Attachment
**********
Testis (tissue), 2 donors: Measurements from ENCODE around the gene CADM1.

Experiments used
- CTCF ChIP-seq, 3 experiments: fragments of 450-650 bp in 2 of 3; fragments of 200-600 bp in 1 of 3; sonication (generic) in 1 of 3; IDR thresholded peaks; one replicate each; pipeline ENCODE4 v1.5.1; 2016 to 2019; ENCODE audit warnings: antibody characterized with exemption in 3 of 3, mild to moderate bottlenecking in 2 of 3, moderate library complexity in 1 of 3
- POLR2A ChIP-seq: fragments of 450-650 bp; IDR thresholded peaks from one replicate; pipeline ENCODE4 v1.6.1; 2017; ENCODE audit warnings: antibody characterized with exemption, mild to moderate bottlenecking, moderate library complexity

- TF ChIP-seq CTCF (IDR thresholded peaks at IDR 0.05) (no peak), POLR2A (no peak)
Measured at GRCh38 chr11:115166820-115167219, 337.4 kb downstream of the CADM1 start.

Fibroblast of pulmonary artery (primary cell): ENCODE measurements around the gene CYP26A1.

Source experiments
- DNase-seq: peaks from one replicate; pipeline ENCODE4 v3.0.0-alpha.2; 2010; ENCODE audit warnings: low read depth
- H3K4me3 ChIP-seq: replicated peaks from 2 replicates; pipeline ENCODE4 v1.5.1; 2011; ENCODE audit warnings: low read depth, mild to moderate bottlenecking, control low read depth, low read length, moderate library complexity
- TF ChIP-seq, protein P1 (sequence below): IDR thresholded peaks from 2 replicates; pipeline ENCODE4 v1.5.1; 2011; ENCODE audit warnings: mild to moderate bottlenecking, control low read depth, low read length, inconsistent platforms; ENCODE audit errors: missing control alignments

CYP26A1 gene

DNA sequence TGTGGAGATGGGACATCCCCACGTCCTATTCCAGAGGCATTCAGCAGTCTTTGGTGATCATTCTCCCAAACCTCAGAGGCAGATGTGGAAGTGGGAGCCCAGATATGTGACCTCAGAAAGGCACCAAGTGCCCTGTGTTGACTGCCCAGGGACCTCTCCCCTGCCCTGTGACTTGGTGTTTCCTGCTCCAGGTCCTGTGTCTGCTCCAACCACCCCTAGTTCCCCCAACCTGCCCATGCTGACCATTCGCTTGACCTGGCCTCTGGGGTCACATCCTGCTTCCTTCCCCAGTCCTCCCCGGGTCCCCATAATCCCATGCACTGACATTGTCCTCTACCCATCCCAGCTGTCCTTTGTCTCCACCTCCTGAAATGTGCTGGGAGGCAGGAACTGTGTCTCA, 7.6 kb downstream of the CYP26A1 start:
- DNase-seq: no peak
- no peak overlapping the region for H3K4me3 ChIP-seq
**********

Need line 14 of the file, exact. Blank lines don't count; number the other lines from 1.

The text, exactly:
- DNase-seq: no peak